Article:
Gender Discrimination and Male Midwives

One of the main worries when the topic of male midwives is discussed among pregnant women is the fact that men cannot experience childbirth for themselves, and therefore will have no idea what they are going through.

Obviously the same could be said for female midwives who do not have children of their own. But this idea along with a sense of embarrassment at having a man attending to you ‘down there’ seems to prevail among a lot of women.

It’s somewhat unfounded however when you consider that during any type of birth a woman is likely to be treated and assessed not only by midwives but also by any number of doctors, surgeons or consultants, who are just as likely to be male as female.

Neither does this take into account the large amount of male medical professionals who practice as gynecologists or obstetricians.

It does seem like this issue of gender discrimination is somewhat unique to the area of male midwives.

But it has caused women to make the decision to refuse to be treated by a male midwife whilst in the labour ward.

Of course it is the unquestioned right of a women in labour to refuse to be treated by any midwife, male or female, if they for any reason feel uncomfortable.

And in some cases, such as with women with a history of abuse, through no fault of their own the idea of a male midwife attending them may be too traumatic to accept.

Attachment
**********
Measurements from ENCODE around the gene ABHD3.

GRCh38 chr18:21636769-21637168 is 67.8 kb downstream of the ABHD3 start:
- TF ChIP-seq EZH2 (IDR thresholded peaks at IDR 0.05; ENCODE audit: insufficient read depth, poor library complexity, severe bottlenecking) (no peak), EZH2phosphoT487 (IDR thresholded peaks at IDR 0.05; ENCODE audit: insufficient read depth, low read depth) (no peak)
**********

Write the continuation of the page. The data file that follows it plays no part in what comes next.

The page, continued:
But to turn away a male midwife bases on the assumption that he will not provide the required standard of care as he cannot bear children himself seems more than a little ridiculous.

And as far as the embarrassment part goes, as many have pointed out when a woman is in the throes of childbirth it’s unlikely she will care if the whole ward is starting at her ‘down there’!

And the majority opinion seems to be that male midwives do a fantastic job, with many mothers remembering their birth experiences with a male midwife as an outstanding experience.

The bad experiences reported were not to do with the gender of the midwife but rather with personality clashes, unprofessional attitudes and miscommunication.

As far as the issue of whether the attending midwife had experienced childbirth themselves was concerned this wasn’t always seen as an entirely positive thing.

There were criticisms leveled at some midwives for being judgemental, comparing the birth they were attending to their own experiences and dismissing and belittling concerns and fears of the laboring mother (especially where pain relief was concerned)

But again this was not due to gender, but to bad practice. Positive experiences with both sexes of midwife had exactly the same words of praise.

These midwives were described as being gentle, relaxed, empathic, non-judgemental, and good listeners.

After all the meaning of the word ‘midwife’ is ‘with woman’, and is not gender specific.

And a good midwife is an individual who regardless of sex is 100% there with a woman during the birth of her child, who does their utmost at each and every birth to assist women through this amazing and life changing event.

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Emily Seddon

Emily is a midwife with many years of experience. She is passionate about supporting midwives of the future. As a clinical mentor, student link and being on university interview panels, she knows what it takes to get a place!

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